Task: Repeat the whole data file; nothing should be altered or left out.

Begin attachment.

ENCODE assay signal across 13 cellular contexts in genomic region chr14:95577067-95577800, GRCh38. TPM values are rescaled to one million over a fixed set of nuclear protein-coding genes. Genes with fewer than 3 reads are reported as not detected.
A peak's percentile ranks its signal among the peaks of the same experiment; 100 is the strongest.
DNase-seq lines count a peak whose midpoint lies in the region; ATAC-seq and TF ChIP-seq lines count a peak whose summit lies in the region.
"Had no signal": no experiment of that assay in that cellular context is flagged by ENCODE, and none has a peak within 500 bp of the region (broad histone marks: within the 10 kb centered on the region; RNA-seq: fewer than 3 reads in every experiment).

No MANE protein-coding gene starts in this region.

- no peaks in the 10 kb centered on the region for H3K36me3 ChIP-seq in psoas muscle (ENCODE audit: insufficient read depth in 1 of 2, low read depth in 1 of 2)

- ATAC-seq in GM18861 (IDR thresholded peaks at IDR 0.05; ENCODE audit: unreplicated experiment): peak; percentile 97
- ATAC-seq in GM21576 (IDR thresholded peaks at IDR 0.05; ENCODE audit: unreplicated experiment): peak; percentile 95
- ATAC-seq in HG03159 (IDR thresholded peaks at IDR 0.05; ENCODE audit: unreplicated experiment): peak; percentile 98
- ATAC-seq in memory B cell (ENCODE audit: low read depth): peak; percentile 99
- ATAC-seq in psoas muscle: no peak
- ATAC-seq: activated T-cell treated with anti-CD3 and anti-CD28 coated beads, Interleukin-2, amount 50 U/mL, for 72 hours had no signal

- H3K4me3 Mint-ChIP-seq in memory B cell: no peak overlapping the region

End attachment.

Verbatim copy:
ENCODE assay signal across 13 cellular contexts in genomic region chr14:95577067-95577800, GRCh38. TPM values are rescaled to one million over a fixed set of nuclear protein-coding genes. Genes with fewer than 3 reads are reported as not detected.
A peak's percentile ranks its signal among the peaks of the same experiment; 100 is the strongest.
DNase-seq lines count a peak whose midpoint lies in the region; ATAC-seq and TF ChIP-seq lines count a peak whose summit lies in the region.
"Had no signal": no experiment of that assay in that cellular context is flagged by ENCODE, and none has a peak within 500 bp of the region (broad histone marks: within the 10 kb centered on the region; RNA-seq: fewer than 3 reads in every experiment).

No MANE protein-coding gene starts in this region.

- no peaks in the 10 kb centered on the region for H3K36me3 ChIP-seq in psoas muscle (ENCODE audit: insufficient read depth in 1 of 2, low read depth in 1 of 2)

- ATAC-seq in GM18861 (IDR thresholded peaks at IDR 0.05; ENCODE audit: unreplicated experiment): peak; percentile 97
- ATAC-seq in GM21576 (IDR thresholded peaks at IDR 0.05; ENCODE audit: unreplicated experiment): peak; percentile 95
- ATAC-seq in HG03159 (IDR thresholded peaks at IDR 0.05; ENCODE audit: unreplicated experiment): peak; percentile 98
- ATAC-seq in memory B cell (ENCODE audit: low read depth): peak; percentile 99
- ATAC-seq in psoas muscle: no peak
- ATAC-seq: activated T-cell treated with anti-CD3 and anti-CD28 coated beads, Interleukin-2, amount 50 U/mL, for 72 hours had no signal

- H3K4me3 Mint-ChIP-seq in memory B cell: no peak overlapping the region